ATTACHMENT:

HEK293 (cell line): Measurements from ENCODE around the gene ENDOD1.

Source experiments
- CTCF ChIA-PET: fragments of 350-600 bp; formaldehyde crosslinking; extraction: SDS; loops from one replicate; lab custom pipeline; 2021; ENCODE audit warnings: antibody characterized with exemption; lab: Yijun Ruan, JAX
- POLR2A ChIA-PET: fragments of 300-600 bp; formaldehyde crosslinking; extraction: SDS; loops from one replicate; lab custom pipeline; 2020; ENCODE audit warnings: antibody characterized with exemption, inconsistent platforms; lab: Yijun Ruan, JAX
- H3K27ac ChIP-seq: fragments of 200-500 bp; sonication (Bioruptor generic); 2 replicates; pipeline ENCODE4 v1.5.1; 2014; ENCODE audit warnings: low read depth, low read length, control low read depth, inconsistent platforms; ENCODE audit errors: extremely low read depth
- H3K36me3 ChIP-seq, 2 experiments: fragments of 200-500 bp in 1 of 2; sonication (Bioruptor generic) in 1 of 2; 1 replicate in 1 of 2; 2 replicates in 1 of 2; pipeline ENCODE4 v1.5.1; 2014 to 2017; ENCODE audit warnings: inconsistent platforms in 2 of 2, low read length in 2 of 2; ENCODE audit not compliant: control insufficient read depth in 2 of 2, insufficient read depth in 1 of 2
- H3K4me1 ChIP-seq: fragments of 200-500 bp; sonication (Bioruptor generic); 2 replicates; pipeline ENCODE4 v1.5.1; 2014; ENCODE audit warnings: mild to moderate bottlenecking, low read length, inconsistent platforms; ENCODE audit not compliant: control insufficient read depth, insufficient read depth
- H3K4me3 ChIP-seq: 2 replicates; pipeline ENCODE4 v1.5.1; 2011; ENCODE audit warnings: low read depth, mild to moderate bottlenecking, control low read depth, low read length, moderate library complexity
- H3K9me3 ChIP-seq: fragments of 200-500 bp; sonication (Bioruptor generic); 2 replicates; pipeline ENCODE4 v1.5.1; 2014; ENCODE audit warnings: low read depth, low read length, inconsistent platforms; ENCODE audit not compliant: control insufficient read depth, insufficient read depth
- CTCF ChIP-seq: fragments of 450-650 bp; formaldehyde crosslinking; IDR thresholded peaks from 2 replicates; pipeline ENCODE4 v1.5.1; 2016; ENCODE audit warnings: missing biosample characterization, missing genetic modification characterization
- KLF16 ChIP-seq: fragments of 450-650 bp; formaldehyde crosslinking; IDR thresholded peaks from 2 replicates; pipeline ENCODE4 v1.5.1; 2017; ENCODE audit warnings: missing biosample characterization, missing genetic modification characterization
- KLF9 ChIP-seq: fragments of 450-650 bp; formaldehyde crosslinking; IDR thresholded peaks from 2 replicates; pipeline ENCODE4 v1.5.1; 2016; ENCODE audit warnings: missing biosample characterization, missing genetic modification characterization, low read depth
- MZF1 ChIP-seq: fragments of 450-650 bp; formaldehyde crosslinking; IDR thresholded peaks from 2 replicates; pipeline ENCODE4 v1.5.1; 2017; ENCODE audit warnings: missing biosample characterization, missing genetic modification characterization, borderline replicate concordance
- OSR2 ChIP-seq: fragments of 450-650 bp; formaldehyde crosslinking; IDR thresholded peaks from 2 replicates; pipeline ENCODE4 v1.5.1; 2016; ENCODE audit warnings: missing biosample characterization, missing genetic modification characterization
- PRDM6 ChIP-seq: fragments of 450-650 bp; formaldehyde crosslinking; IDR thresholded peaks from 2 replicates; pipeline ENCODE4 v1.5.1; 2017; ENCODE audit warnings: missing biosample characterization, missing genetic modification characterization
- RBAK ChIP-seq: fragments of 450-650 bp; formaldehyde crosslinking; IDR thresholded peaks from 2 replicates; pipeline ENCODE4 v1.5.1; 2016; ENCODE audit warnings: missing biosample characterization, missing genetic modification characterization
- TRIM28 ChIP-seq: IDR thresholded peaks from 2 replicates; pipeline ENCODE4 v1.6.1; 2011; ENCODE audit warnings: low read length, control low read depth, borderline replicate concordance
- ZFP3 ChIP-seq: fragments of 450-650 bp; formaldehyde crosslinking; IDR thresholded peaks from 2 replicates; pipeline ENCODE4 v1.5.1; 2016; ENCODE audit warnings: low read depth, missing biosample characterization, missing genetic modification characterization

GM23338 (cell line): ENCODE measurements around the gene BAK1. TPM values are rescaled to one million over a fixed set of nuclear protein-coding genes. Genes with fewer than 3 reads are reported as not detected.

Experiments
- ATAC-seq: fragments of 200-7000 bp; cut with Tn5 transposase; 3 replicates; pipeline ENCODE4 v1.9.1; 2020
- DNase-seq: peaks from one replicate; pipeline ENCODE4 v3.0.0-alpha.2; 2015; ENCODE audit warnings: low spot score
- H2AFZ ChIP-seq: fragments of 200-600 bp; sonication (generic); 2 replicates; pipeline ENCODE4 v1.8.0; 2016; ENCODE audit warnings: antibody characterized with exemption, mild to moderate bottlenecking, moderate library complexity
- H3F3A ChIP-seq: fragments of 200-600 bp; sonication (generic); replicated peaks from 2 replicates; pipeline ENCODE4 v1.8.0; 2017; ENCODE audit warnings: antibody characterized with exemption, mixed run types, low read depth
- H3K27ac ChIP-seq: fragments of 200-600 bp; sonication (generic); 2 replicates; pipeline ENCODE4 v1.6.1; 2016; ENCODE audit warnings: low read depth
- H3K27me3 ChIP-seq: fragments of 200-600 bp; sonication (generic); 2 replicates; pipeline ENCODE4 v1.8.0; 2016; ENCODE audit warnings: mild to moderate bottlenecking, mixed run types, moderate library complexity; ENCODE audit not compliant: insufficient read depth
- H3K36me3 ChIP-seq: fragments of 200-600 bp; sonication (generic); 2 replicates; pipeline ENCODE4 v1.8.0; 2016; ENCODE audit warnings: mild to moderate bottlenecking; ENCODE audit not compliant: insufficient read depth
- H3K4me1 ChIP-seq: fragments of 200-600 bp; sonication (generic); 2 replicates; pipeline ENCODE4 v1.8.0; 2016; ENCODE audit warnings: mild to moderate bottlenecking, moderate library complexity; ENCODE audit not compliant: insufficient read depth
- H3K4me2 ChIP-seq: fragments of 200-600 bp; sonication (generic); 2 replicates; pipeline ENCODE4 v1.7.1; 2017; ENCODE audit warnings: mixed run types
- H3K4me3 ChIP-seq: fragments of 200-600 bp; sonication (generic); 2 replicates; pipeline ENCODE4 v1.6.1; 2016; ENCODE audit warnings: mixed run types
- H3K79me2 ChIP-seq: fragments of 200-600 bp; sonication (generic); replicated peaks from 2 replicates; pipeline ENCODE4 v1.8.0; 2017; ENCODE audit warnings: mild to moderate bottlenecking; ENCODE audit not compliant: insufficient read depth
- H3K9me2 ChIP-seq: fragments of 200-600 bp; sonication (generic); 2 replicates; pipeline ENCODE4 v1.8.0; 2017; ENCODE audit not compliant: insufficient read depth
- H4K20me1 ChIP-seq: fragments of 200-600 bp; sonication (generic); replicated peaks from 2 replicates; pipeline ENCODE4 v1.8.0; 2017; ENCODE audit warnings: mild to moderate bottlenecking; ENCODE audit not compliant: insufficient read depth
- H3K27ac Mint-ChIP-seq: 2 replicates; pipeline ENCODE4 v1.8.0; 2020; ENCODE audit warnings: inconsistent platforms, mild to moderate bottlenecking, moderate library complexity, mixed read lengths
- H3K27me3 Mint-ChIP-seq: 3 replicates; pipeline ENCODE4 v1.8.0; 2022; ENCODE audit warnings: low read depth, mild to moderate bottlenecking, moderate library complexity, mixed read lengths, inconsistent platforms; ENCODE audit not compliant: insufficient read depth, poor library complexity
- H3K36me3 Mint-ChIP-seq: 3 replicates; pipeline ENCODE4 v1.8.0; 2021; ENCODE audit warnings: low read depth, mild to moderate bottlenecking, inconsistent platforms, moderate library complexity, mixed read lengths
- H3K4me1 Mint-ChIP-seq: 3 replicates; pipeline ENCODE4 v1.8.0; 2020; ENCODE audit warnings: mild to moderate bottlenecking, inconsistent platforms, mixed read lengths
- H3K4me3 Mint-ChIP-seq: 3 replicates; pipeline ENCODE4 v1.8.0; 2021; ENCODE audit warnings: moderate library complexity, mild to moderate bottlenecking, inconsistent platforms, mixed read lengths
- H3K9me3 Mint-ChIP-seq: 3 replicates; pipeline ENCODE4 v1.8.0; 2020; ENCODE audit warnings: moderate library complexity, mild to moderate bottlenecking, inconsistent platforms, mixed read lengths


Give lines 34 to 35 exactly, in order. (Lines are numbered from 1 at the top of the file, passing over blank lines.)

- H3K27ac Mint-ChIP-seq: 2 replicates; pipeline ENCODE4 v1.8.0; 2020; ENCODE audit warnings: inconsistent platforms, mild to moderate bottlenecking, moderate library complexity, mixed read lengths
- H3K27me3 Mint-ChIP-seq: 3 replicates; pipeline ENCODE4 v1.8.0; 2022; ENCODE audit warnings: low read depth, mild to moderate bottlenecking, moderate library complexity, mixed read lengths, inconsistent platforms; ENCODE audit not compliant: insufficient read depth, poor library complexity